The population of Egypt increased by 438% between 1950 and 2015 and is estimated to reach 151 million by 2050, while its renewable water resources have remained constant. Egypt’s agricultural sector is dependent on irrigation water for its productivity. These constraints have resulted in dependence on imports of grain to maintain a ‘moderate’ degree of food security. Successive governments have developed plans for self-sufficiency, but none have achieved it. This goal has become more important since the Arab Spring.
The food systems approach was adopted to assess whether food self-sufficiency was an achievable goal for Egypt. The approach was applied by estimating the water, land, energy and soil macronutrient (WLEN) demands to meet food self-sufficiency for five scenarios. The extent of Egypt’s current deficit in WLEN resources was determined through a comparison with its current WLEN resource endowment. The author proposed a sustainable route to food self-sufficiency through desalination, land reclamation and concentrated solar electricity generation fro the three 2050 scenarios. Mineral fertilisers are not sustainable and could be utilised if this is to be accomplished.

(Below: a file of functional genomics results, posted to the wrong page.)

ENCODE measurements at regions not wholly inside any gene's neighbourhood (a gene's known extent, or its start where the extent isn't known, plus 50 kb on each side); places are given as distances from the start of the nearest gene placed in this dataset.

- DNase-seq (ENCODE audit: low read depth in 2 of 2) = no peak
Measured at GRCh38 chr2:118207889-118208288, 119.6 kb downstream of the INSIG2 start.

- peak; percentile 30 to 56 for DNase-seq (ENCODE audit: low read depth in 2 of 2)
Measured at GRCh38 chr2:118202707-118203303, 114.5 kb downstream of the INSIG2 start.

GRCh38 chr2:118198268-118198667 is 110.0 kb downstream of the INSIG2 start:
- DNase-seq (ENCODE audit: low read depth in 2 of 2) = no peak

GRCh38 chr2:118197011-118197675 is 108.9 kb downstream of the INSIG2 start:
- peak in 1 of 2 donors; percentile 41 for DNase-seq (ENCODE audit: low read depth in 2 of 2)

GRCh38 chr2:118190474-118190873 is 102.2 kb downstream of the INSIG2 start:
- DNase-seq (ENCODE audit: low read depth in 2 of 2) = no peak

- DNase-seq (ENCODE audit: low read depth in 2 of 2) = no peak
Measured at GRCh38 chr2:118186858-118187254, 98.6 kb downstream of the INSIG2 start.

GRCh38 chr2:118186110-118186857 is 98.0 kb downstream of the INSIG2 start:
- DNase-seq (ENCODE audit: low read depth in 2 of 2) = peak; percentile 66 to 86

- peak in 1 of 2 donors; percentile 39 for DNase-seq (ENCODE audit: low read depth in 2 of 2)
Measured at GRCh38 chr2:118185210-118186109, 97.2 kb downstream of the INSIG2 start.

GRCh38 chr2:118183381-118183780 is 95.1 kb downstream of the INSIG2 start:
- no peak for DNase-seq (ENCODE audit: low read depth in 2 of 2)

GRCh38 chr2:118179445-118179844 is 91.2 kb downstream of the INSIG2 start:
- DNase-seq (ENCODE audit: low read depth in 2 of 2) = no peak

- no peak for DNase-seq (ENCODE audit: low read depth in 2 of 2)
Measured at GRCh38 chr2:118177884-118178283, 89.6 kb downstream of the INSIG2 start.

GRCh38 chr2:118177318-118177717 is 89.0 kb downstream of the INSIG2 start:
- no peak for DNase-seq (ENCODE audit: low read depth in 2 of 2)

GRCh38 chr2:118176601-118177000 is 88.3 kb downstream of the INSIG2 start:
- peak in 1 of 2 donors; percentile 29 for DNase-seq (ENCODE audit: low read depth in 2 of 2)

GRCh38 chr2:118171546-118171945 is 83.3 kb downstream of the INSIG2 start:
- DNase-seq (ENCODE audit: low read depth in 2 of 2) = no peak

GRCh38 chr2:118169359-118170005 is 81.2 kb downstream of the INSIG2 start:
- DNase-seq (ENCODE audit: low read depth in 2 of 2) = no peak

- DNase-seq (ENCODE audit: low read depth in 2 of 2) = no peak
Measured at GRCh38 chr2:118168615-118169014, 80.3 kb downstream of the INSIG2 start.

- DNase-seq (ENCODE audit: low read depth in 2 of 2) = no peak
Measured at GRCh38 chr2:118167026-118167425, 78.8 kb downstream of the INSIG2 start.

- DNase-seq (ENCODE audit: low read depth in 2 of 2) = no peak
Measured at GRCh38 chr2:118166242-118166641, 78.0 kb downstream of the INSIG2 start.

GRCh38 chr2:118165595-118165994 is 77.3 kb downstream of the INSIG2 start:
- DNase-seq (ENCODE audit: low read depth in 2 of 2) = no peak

Sustainable food self-sufficiency is possible in Egypt but requires a investment in stable and resilient sustainable natural resource exploitation projects.